Total and free testosterone and DHEA Sulfate are good markers of biochemical hyperandrogenism, but there can be significant laboratory variation and a lack of standardized reference ranges. Dr Sherif suggests most women have a DHEA sulfate around 100 ug/dL, in PCOS DHEA sulfate levels are typically 200-400. If DHEA-S level is over 500, it is important to rule out congenital adrenal hyperplasia.
Anti Mullerian Hormone (AMH) >1ng/mL can rule out premature ovarian insufficiency as cause for missed menses. AMH is easy to check since it is not affected by exogenous hormones (ie OCPs) or phase in menstrual cycle. AMH is secreted by immature ovarian follicles (so is low in menopause); in PCOS AMH levels are often high because of lack of follicular atresia and ovarian stimulation/enlargement. (Abbara 2019)
No need to check luteinizing hormone/follicle stimulating hormone. No need for a transvaginal ultrasound/follicle counts on ultrasound if your patient already meets criteria for PCOS with hyperandrogenism and oligomenorrhea. These add little value. (Williams 2016).
Women with PCOS are at long term risk for metabolic syndrome, fatty liver, dyslipidemia and type 2 diabetes. Regular screening and treatment of these conditions is recommended. (Goodman 2015)
First line treatment is oral contraceptive pills which work best for severe acne, hirsutism, and alopecia. Of course these are not appropriate for women who are trying to get pregnant or who have contraindications to estrogen use. In appropriate women, use a standard estrogen dose- ethinyl estradiol 35mcg- and a low androgen progesterone (no norethindrone or levonorgestrel as they have androgenic properties). Norgestimate (in ortho cyclen) or drospirenone (in Yaz) are good progesterone choices as they do not have any androgenic properties. (Goodman 2015)
Metformin is commonly prescribed to address insulin resistance– improves ovulation, regulates menses, and boosts fertility. (Williams 2016)
Thiazolidinediones like pioglitazone can be used as insulin sensitizers to help improve ovulation– seem to work well in slender patients (expert opinion). Can be used in combination with metformin, or if a patient does not tolerate metformin (Xu 2017). Pioglitazone should be stopped with conception. Targeting the incretin system (DPP4 inhibitors and GLP-1 agonists) has had promising signals in recent trials (Devin, 2020).
Clomiphene or letrozole are used to treat anovulation/infertility, though these are most often prescribed by a fertility specialist. (Williams 2016)
Spironolactone helps block androgens- reducing acne and hirsutism– standard dose is 50-100mg BID. If this is unsuccessful, finasteride can be an alternative androgen blocker. Both of these can take months to show improvement in acne/hirsutism. (Goodman 2015)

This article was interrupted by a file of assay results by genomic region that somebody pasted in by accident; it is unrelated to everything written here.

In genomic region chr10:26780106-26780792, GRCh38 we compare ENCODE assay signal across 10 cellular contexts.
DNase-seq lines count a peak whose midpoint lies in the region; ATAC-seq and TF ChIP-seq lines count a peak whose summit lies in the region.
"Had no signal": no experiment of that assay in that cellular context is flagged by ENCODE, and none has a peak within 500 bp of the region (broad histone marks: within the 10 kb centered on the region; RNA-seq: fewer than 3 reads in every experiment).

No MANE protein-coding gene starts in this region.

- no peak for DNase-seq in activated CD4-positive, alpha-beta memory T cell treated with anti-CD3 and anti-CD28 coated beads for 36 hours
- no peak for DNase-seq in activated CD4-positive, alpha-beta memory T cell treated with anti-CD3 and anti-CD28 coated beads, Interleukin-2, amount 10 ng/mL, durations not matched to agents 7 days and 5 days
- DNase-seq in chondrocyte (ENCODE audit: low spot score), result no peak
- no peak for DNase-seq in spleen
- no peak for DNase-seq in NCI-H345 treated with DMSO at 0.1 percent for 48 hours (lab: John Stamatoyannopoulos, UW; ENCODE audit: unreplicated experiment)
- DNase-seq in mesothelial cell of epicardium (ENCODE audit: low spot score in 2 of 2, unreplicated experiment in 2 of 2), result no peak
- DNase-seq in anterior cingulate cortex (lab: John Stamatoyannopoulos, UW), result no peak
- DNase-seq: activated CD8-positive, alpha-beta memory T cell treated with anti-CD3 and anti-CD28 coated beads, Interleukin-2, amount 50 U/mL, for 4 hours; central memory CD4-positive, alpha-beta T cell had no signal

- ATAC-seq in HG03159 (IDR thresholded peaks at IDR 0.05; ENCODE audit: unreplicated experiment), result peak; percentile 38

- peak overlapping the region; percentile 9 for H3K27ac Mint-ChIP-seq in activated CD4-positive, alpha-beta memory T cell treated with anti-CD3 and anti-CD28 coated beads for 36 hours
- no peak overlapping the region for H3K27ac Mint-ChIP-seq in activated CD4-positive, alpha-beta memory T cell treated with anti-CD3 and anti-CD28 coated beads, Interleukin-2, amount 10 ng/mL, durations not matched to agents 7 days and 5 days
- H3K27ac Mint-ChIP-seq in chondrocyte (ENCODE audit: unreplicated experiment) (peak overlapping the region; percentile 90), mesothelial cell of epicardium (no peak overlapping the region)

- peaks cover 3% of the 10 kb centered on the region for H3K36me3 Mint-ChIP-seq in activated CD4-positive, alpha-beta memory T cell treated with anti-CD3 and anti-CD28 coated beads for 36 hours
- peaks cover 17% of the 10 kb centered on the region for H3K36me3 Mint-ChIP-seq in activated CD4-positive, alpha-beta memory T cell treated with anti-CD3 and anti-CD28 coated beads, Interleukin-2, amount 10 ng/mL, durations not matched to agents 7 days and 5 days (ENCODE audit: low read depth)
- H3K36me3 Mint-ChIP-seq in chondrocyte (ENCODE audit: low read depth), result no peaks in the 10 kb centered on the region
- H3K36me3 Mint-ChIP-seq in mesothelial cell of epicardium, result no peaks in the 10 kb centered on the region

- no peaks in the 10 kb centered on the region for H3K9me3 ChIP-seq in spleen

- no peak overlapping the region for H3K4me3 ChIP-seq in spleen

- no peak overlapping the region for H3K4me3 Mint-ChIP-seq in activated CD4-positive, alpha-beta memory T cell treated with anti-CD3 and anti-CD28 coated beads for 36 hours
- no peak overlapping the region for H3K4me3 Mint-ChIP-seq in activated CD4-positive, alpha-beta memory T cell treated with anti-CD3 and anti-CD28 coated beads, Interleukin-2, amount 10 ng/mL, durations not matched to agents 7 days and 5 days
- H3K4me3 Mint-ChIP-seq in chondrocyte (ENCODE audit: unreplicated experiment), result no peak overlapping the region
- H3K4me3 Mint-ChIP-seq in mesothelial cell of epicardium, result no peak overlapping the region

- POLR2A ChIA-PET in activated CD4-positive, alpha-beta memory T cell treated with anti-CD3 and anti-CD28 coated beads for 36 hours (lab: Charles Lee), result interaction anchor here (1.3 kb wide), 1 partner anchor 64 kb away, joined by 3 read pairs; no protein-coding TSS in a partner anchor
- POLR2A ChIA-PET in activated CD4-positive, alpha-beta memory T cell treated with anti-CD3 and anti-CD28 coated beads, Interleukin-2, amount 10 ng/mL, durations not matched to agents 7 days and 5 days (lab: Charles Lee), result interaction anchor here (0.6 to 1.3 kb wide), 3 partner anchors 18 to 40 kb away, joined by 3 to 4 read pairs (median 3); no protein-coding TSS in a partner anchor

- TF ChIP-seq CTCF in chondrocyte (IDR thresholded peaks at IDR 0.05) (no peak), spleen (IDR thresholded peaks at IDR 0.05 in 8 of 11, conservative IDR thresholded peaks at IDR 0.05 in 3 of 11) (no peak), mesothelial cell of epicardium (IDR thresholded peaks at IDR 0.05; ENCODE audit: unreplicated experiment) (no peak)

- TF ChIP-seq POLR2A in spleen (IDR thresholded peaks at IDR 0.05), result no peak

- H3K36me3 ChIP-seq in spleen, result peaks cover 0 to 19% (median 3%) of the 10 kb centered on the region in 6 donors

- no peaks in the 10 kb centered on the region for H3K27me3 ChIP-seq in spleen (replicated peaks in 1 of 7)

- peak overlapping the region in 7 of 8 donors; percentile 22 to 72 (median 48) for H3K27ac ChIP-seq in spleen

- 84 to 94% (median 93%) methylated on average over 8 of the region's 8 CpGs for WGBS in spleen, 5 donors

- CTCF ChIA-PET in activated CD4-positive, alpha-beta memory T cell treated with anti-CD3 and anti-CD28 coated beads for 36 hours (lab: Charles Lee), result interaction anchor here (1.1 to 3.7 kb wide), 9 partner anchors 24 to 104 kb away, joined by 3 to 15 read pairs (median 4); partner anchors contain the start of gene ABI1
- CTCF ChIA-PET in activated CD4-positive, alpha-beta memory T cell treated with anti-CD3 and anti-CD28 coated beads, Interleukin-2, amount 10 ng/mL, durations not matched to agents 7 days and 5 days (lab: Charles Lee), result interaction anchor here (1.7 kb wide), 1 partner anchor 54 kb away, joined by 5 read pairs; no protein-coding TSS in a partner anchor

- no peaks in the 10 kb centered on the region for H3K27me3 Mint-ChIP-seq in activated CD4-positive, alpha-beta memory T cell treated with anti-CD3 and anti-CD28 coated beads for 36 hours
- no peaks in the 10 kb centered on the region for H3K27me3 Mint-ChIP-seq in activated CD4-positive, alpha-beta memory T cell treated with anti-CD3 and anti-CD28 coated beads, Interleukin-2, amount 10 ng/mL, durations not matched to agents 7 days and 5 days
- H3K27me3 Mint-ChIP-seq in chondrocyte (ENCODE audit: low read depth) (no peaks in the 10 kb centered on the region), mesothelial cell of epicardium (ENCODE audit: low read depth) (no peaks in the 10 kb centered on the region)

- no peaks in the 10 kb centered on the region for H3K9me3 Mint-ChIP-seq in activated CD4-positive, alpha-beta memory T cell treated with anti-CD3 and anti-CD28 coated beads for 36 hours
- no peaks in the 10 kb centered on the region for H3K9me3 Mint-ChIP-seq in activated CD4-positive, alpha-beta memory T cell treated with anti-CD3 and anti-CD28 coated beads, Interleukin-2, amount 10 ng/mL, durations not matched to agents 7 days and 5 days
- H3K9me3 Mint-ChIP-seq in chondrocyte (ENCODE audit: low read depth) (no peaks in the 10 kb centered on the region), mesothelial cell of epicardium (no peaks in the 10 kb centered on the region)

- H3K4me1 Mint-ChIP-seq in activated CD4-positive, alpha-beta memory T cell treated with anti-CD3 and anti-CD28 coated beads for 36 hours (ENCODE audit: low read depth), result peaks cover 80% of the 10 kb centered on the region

Topical minoxidil is FDA approved for use in female hair loss, but Dr Sherif finds oral minoxidil (off label) more helpful, some small studies have shown benefit of oral minoxidil (Ramos 2020). Bicalutamide and flutamide are androgen blockers used in prostate cancer treatment that can be used to treat hirsutism in patients who are resistant. (Moretti 2018, Williams 2016)
Kashlak Pearl: Dr Sherif’s recommends that we partner with the patients to offer different choices of medication options, as some women may choose multiple treatments at once.
Menstrual periods and infertility should be considered a vital sign. As internists/primary care we must pay more attention to these important signs that are relegated to gynecology, but can tell us important clues about our patients’ health.
Listeners will explain the basic pathophysiology, diagnosis, and management of PCOS.
After listening to this episode listeners will…
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Dr Sherif reports no relevant financial disclosures. The Curbsiders report no relevant financial disclosures.
Sherif K, Heublein M, Grant K, Okamoto E, Watto MF. “#198 PCOS: Polycystic Ovary Syndrome with Katherine Sherif MD”. The Curbsiders Internal Medicine Podcast. http://thecurbsiders.com/episode-list. March 9, 2020.
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Hi. I'm Ahikam. I'm a great fan of your podcast. Very informative. Thanks I remember from med school, in the gynecology lectures of how PCOS is associated with increased risk of endometrial cancer. And this is often missed out..... A patient with PCOS might present to the gynecologist with irregular periods, to the reproductive medicine unit with infertility or the internal medicine clinic with obesity..... However the killer that remains disguised is the potential endometrial cancer in these patients. Could you say something about this.... Thanks
As a family medicine physician, I love listening to the curbsiders. I do provide fertility care to my patients as a part of my FM-Ob practice. Patients often present to my practice complaining of infertility. I want to let learners know we do care for these patients on the front line.
Excellent episode ! I work in Peds endo. See this all the time. Thanks for the pearls ! Deb Horne PA-C, MS